Policy and legislation on natural gas are currently bottlenecked in South Africa, which creates limits to the country’s gas economy growth, says growth strategy company Frost & Sullivan.
“Political uncertainty, which affects policy and legislation, needs to stabilise for most sectors to see growth, and gas is no different,” says Frost & Sullivan energy and environment industry analyst Tilden Hellyer.
Industry association South African Oil & Gas Alliance CEO Niall Kramer adds that any form of uncertainty is bad, especially in an environment of a low crude oil price and an excess supply of gas.
“This will not deter interest, but derisking will take longer. Global investors are still interested in South Africa, as we are an unexplored frontier with significant potential reserves on- and offshore. The simple reality, but not well understood, is we must drill for data on which to make good decisions. We need relevant, empirical data from South African holes to make South African-suited decisions,” explains Kramer.
He warns that South Africa is unlikely to get to a stage of fully understanding the technicalities and geology of indigenous natural gas until it gathers more empirical data.
Further, Hellyer notes that South Africa has to create attractive, stable policy conditions to bring in international, experienced explorers, as this will create bankability and more certainty in the gas economy.
“These things, unlike geology and global prices, can be controlled. However, it is unlikely that gas will replace coal-generated electricity anytime soon, as there is by some estimates up to 200 years of coal reserves left in the country.”
He adds that some put the value at a timeline of 50 years, owing to the reserves becoming economically unminable.
“As a leader in the coal mining industry, South Africa can continue this trend as long as it is profitable.”
Hellyer avers that the current lack of investment in alternative energy sources will keep coal securely as the frontrunner, owing to the pending full operations of coal-fired power stations Medupi, in Limpopo, and Kusile, in Mpumalanga, which will have a minimum lifetime of 50 years.
“The Mineral and Petroleum Resources Development Amendment Act (MPRDAA), the Gas Utilisation Master Plan (Gump) and the Department of Energy’s Integrated Resource Plan should steer the fate of the gas sector, either to prosperity or failure; however, these documents are negatively affected by the political climate in South Africa, creating delays in projects being commercialised,” notes Hellyer.
He says the Gump, which outlines the country’s plans to integrate gas into the energy mix through public–private partnerships, has yet to surface, while the MPRDAA has been in limbo since 2013 with progress expected by the fourth quarter this year.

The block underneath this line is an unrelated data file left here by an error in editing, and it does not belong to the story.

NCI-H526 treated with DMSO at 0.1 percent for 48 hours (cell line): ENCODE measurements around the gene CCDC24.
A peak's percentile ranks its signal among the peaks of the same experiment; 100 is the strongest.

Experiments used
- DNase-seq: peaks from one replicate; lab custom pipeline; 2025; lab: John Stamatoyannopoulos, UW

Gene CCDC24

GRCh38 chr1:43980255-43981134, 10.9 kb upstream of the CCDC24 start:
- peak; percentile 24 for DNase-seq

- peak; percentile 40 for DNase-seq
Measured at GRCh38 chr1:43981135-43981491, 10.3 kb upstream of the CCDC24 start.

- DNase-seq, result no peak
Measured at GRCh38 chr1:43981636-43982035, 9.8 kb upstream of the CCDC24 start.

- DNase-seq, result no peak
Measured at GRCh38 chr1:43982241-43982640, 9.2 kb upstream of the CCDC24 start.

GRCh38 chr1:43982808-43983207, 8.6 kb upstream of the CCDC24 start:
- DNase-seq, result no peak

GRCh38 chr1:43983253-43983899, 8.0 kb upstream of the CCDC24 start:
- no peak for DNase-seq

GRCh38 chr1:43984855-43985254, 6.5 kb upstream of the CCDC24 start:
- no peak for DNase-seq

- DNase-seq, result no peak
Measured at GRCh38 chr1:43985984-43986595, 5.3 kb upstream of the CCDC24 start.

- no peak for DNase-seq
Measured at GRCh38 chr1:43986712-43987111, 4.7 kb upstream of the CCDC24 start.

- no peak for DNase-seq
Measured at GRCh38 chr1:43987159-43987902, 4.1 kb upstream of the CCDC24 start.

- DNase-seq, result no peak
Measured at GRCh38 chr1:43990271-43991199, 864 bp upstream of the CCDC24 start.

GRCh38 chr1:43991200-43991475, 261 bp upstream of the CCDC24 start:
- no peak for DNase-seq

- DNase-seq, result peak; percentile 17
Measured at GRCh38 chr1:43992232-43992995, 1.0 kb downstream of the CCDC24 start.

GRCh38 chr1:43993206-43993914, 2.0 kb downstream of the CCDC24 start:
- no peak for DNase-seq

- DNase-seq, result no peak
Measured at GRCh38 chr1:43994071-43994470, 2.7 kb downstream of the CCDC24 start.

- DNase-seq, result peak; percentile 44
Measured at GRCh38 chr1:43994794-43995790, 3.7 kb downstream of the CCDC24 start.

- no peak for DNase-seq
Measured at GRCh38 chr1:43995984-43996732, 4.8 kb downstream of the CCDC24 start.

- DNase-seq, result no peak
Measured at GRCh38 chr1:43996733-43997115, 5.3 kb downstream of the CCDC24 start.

He adds that the gas-to-power programme, parallel to the Renewable Energy Independent Power Producer Procurement Programme, has been delayed in recent years.
The programme is waiting for the fundamental catalyst to start business – the release of the Request for Qualification, which will enable power players to enter the market, is already one year behind schedule.
Hellyer notes that use of natural gas has been proven in countries such as the US, which is rapidly moving from a coal-based to a natural gas-based economy, and Europe, which remains heavily reliant on gas in the commercial and domestic sectors.
“With these examples, there will be a clear net benefit to the South African economy. The Department of Energy is likely to include gas in its Integrated Resource Plan and this determination needs to be capitalised on.”
Large-scale benefits of using natural gas include gross domestic product contribution, job creation, greener and cheaper energy, as well as multiple industry benefits that include sustainability and increased operational efficiency.
Hellyer points out that sub-Saharan Africa has, according to 2014 estimates, up to 6.2-trillion cubic meters, or 219.3-trillion cubic feet (tcf) of proven natural gas reserves.
“If produced evenly over 30 years, 1 tcf of gas would contain enough energy to generate more than 500 MW of power. In other words, Africa can fully power itself for the foreseeable future.”
South African Reserves
Hellyer explains that foreign companies have submitted applications to explore prospective shale gas regions in South Africa, but these have not been granted.
He adds that the Karoo region, in the Northern Cape, potentially has large volumes of commercially viable shale gas, which could turn the region into a net exporter, depending on the volumes discovered, which could range from small gas finds of 5 tcf to large gas finds of 20 tcf.
Kramer comments that there may, in fact, be nothing that is commercially attractive and safely extractable, but drilling to compile data which will provide certainty is needed.
“That way, if the data fails to prove there is viable gas, we will have done it relatively quickly and cheaply, and we can rather resume focus on liquefied natural gas imports.”
Sourcing shale gas would enable South Africa to operate gas-fired power plants and supply new regional and foreign markets with locally sourced greener fuel, Hellyer concludes.